not and to what extent a legislature could waive the protections of Article 9
of the Bill of Rights, 1689. All three committees concluded that, absent
clear authority, the privileges could not or should not under any circumstances
provisions of Article 9 are a matter of public importance and were enacted for
the protection of the public interest and, absent statutory amendment, cannot
allow waiver by a simple majority, the question could be open to abuse by a
majority at the expense of a minority or a single Member;
waiver could stifle free speech since at the time of testifying, the person
will not know whether at some future date the protection of the privileges of
the House will not be withdrawn;
waiver could lead to further and more frequent requests for waivers; and
provisions of Article 9 do not only constitutionally grant the right of free
speech to the House but also constitutionally restrict the jurisdiction of
courts and other places. It is not certain that the House alone, by waiving its
privileges, can enlarge the constitutionally circumscribed jurisdiction of the
Freedom from arrest in civil actions is the
oldest privilege of the House of Commons, pre‑dating freedom of speech in
the United Kingdom. The immunity exists because the House has the pre‑eminent
claim to the attendance and service of its Members, free from restraint or
intimidation particularly by means of legal arrest in civil process. It has
only applied to arrest and imprisonment under civil process and does not
interfere with the administration of criminal justice.
In determining whether there has been a prima
facie breach of this privilege, the Speaker must differentiate between
actions which directly affect Members in the performance of their duties, and
actions which affect Members but do not directly relate to the performance of
their functions. For example, if a Member is summoned to court for a traffic
violation or if the income tax return of a Member is under investigation, it
may appear at first glance that the Member may be hampered in the performance
of his or her duties—for the Member may have to defend himself or herself in
court instead of attending to House or committee duties. However, in these
cases, the action brought against a Member is not initiated as a result of his
or her responsibilities as an elected representative, but rather as a result of
actions taken by the Member as a private citizen. In these situations, the protection afforded by parliamentary
privilege does not apply.
Any incident of a criminal nature in which
a Member has been charged is not a matter where immunity from arrest will protect
that Member. Indeed, Members are not above the law. This is in accordance with
the principle laid down by the British House of Commons in a conference with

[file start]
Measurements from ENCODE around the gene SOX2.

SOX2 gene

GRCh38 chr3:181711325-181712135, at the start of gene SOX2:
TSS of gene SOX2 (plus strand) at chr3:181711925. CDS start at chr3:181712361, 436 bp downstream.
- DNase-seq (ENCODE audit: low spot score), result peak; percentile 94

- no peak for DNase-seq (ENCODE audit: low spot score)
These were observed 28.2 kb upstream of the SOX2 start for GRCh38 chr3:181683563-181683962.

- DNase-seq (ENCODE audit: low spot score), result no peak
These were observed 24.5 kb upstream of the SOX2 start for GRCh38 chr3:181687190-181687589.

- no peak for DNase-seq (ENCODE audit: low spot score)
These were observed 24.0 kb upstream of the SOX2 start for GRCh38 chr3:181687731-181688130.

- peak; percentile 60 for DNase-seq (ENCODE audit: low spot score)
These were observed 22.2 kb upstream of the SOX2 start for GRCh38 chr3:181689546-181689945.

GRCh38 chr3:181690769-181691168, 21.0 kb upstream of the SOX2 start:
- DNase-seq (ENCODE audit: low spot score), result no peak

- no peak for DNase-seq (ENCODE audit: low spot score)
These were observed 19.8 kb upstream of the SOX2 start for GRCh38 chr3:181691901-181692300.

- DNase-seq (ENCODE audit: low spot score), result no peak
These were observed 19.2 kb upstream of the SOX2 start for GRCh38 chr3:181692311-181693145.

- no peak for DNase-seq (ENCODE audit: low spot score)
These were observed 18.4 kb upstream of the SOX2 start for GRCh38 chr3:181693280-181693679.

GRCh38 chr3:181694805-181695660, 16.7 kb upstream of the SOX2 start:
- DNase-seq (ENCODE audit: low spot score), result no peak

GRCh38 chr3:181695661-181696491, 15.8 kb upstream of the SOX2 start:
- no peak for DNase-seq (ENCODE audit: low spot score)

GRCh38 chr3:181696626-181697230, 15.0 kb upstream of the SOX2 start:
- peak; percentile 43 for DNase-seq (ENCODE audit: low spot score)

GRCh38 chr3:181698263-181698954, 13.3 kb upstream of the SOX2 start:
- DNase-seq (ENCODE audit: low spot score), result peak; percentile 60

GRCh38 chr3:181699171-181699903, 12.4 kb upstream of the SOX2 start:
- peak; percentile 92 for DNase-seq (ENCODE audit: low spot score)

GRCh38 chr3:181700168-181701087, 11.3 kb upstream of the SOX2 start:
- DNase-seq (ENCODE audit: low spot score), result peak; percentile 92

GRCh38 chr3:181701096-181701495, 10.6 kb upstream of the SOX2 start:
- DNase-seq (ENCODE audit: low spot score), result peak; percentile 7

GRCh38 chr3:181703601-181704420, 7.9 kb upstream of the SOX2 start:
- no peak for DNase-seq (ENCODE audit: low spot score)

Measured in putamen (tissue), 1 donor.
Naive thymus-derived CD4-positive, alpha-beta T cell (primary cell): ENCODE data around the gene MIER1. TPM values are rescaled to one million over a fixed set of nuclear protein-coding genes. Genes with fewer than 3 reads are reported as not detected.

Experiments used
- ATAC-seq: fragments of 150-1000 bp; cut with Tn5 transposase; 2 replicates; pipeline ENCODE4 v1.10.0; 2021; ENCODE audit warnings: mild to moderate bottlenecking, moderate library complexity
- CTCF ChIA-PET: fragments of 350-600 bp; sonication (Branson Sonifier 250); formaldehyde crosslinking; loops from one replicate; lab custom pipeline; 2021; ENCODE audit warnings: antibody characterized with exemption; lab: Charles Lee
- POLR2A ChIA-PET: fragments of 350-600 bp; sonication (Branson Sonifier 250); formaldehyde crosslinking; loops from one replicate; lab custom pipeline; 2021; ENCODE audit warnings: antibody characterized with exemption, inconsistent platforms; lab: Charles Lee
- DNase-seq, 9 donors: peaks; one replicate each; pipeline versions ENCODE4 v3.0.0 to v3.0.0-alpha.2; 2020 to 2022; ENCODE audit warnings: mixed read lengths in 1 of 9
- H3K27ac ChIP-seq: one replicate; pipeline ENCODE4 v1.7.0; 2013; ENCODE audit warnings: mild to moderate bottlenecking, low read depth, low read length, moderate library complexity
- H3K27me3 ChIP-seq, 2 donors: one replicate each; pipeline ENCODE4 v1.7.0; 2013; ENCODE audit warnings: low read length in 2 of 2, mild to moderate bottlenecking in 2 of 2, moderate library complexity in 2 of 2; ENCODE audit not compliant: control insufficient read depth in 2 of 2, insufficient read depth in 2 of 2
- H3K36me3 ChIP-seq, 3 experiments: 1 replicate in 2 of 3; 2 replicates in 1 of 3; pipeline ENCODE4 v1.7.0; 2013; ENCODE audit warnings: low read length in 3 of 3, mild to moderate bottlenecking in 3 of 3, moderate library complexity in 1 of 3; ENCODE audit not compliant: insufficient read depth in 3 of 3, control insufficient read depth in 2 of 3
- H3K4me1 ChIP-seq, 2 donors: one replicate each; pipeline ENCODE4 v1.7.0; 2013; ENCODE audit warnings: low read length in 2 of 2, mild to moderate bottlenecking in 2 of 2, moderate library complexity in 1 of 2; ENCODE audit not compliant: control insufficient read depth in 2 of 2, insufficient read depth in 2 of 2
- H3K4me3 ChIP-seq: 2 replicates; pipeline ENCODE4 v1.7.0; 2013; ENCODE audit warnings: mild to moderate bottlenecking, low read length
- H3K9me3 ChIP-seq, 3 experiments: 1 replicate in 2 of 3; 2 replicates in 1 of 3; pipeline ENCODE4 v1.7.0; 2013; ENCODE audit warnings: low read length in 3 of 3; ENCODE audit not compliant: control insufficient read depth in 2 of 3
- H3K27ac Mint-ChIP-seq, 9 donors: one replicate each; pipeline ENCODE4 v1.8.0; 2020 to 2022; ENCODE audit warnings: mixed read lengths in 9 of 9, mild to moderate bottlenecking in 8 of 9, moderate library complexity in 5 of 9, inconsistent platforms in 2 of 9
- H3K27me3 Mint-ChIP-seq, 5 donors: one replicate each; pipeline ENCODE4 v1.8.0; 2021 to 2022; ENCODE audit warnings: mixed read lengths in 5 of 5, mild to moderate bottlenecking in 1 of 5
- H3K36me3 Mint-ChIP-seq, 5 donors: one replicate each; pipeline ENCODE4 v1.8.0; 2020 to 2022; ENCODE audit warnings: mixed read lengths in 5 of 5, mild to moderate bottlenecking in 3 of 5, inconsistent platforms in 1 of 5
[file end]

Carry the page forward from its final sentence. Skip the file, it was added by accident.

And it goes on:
the House of Lords in 1641 where it was stated: “Privilege of Parliament
is granted in regard of the service of the Commonwealth and is not to be used
to the danger of the Commonwealth”. In its 1967 report, the British House of Commons Select Committee
on Parliamentary Privilege noted that it could see no reason why, unless the
circumstances are exceptional, a Member should be able to claim immunity from
the normal process of the courts.
The right to freedom from interference in
the discharge of parliamentary duties does not apply to actions taken by
Members outside of parliamentary proceedings which could lead to criminal
charges. Matters of a criminal nature would include treason, felonies, breaches
of the peace, breaches of provincial statutes (considered quasi-criminal) which
involve the summary jurisdiction of the Criminal Code, forcible entries,
kidnapping, printing and publishing seditious libel, and criminal contempt of
court (though not civil contempt). A Member of the House of Commons is in
exactly the same position as any other citizen if he or she is suspected of,
charged with, or found guilty of a crime, provided that it is unrelated to a
proceeding in Parliament.
If Members are charged with infractions of
the law, then they must abide by the due process of law just like any other
citizen. To do otherwise would be contemptuous of the justice system. While a
Member is protected from arrest for civil contempt of court, there is no
protection from arrest for criminal contempt of court.
If a Member is arrested on a criminal charge or is committed for a contempt of
court, the House should be notified by the authorities if it is in session. Similarly, if a Member is sent to prison after a conviction, the
House is informed by way of a letter addressed to the Speaker by the judge or
Whatever privilege of freedom from civil
arrest a Member may claim, it exists from the moment of the execution of the
return of the writ of election by the returning officer. It continues while the